Going to the source

Grammar School students learn Spanish through new service learning program in Ecuador

PUTNEY — In a program designed to engage students in language learning, The Grammar School has started a new service-learning program that immerses students in the language and culture of a Spanish-speaking country.

From April 8-15 a group of eighth grade students ranging in ages from 13-14, and their chaperones and teachers from the Grammar School, visited Ecuador to live and work on the Nahual-Kroka Sustainable Farm and School.

This program was set up by Liz Jackson, The Grammar School's Spanish teacher, who has been mentoring the students in Ecuadorian culture. She said she strongly believes in stepping outside comfort zones to promote self-growth.

At Nahual-Kroka, students participated in the farm's routine, which included waking up sometimes as early as 3:40 a.m. to do chores such as milking, harvesting, gardening, cooking, and cleaning.

“We'd wake up really early and everyone would work together and do the chore work and we were all awake and ready to go by 6 a.m. We all had a lot of energy, believe or not; we all worked really hard!” Jackson says of the daily work she and the children did.

The students also toured the neighboring capital city of Quito, and the Pachamama School there - where they met their yearlong pen pals, took classes, and had the opportunity to spend a night with their pen pals and their families from the Pachamama School.

Annice Pelletier says of her experience, “For me I was so scared to be alone with my pen pal because I only knew her from writing. I was just shaking and thinking 'Oh my God, is she nice? Is she going to like me? Are we going to communicate well?' And she was really nice, and her parents spoke English, but with really thick accents, so it was really hard for me to understand. I just nodded a lot and then they'd say 'Well, do you?' And I'd say 'Wait, what?' And it was just so scary because I was afraid I'd offend them and make a mistake but they were really hospitable.”

Toby Weed reflects on his time spent with his pen pal: “I had a lot of fun; my pen pal was very outgoing and we ended up hanging out with some of his friends, going to [a] mall, watching a horror movie, which I found just awful because I couldn't understand the talking, but I think it was the kind of movie where the talking didn't matter, so that was fun. We went back to his house and he lived in a really nice neighborhood and some of his friends had this really cool four-wheeler and they all piled on it and just drove around his neighborhood. It was a lot of fun but tiring because Spanish is hard to speak. And every time I talked his mom would just laugh so it was hard to communicate with her, but it was definitely fun.”

Between the chores, tours of Quito and Pachamama, spending time making jelly, attending classes, and visiting the local aqueduct caves, the students also had some quiet time set for reflecting on how they were feeling on the trip.

Russell Boswell, whose father also attended the trip, said, “Usually a little before meal times we would have solo times where we would write in our journal, and I would read, and after meals we would have a meeting and talk about chores and we would convey what chores we had to do.”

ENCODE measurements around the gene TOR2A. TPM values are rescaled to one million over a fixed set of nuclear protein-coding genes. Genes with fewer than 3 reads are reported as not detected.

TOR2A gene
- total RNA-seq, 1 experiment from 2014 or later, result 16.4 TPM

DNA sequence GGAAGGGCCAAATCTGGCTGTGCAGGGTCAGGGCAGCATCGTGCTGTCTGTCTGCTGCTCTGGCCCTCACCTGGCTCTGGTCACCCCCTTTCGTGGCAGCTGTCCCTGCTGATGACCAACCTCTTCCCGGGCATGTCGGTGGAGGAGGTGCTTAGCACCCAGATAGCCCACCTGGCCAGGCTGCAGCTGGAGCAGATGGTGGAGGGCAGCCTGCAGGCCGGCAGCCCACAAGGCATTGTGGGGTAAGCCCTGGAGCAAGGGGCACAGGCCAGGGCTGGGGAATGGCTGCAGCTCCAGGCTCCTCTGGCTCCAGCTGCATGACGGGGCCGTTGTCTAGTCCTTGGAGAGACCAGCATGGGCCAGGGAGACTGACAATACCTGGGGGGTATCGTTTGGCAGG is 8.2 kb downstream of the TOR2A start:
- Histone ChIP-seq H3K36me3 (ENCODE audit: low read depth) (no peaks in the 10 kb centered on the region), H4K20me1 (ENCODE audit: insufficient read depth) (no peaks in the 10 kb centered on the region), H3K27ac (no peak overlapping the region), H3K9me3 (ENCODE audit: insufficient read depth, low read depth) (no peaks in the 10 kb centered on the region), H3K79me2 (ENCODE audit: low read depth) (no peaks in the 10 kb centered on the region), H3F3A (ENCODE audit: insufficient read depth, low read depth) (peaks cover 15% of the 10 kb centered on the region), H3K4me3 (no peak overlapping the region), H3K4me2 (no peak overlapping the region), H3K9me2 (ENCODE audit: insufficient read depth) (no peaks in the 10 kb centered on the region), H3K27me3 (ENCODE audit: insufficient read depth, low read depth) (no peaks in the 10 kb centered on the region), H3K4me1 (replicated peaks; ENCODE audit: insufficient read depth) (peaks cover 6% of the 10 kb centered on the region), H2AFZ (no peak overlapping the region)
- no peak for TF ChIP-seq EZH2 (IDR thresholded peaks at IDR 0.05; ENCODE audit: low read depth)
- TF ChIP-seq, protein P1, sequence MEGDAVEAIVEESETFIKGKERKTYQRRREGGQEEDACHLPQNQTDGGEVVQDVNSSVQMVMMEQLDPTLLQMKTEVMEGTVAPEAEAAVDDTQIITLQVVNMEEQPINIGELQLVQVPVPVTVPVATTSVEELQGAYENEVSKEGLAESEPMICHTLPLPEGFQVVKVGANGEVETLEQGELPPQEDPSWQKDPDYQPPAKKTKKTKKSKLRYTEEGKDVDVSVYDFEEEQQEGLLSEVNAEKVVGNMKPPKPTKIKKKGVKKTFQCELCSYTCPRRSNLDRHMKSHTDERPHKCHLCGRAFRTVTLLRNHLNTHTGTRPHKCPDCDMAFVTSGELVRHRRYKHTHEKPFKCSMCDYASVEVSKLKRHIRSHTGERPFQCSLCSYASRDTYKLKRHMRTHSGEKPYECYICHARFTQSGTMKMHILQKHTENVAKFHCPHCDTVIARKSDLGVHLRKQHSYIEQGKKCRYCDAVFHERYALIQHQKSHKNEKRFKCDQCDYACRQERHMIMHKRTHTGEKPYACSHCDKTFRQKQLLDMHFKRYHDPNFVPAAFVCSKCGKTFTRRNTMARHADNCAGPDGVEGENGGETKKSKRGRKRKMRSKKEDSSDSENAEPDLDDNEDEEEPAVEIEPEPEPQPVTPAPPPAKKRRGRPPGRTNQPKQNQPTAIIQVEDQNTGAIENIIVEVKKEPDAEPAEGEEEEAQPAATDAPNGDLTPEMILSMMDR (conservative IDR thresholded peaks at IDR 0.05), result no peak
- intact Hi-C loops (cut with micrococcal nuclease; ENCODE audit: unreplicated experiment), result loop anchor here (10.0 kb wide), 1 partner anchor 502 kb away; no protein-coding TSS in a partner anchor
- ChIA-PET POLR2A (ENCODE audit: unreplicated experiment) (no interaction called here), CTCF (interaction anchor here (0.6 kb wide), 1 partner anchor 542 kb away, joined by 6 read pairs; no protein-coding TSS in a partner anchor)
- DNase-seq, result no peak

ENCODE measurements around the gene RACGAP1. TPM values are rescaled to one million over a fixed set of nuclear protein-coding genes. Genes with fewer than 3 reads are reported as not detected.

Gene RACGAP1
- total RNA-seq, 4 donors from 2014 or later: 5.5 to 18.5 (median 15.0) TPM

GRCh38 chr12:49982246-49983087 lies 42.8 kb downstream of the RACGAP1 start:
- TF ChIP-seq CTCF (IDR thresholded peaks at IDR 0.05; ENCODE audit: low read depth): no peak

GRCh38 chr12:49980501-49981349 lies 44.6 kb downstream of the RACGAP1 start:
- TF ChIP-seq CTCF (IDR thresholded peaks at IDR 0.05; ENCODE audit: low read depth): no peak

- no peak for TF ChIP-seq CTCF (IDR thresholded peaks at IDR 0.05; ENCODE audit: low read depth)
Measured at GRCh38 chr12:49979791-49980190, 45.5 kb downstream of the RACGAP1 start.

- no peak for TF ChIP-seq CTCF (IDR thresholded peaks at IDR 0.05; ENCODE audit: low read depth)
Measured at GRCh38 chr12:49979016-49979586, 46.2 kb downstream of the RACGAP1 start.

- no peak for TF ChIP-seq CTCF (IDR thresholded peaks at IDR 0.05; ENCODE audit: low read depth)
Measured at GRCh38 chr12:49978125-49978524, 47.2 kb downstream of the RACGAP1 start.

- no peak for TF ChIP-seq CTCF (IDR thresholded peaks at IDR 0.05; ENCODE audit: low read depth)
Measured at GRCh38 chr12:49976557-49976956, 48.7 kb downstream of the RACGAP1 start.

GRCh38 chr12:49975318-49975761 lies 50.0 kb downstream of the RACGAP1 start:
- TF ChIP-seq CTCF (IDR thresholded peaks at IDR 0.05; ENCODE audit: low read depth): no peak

During these meetings, one of the heads of the trip, an indigenous man named Tupuck, would often discuss the children's experiences.

Pelletier said, “I remember that in one of the meetings he asked us three words to describe how we were feeling that week and I think I said, 'Excited, homesick, and loved,' and loved was just such a big word for me because I did feel loved. I felt so at home everyone was nice and I didn't even really know them that well, and they took me in as if I were one of their own. It was such a great feeling to know that they don't have to be your family to make you feel so invited into their family. It felt so good.”

Jackson, who has had a longstanding relationship with the people of the Nahual-Kroka Sustainable Farm and School, said she hopes to soon make this into the eighth-grade trip, instead of just including a smaller group of students.

And with the success of the pilot program, who would blame her?

The students came away from this trip with a new understanding of the work involved in providing healthy, sustainable food for a community and a new relationship with another country and its people. When asked if they would like to return, the students filled the classroom with a resounding “Yes!”

Katy Brennen said of the trip, “The work we did there was fulfilling; if we had to do the same work around here, we'd probably complain and it wouldn't be as fun. Something about the feeling of being in a whole new country with all these people, it was different.”

The students also learned how to become better friends to their classmates back home.

“I like how when we are here at home, we have different friend groups, like we are better friends with some people and other people we're not really friends with, but there it was like we were all good friends and it was awesome,” said student Libby Green. “We all loved each other and worked hard together and we we're just all good friends, it was so nice.”

Student Josie Weil said, “I liked everything about the trip, it was so fun. I thought that we all really bonded and had an amazing experience together and I love how it turned out.”

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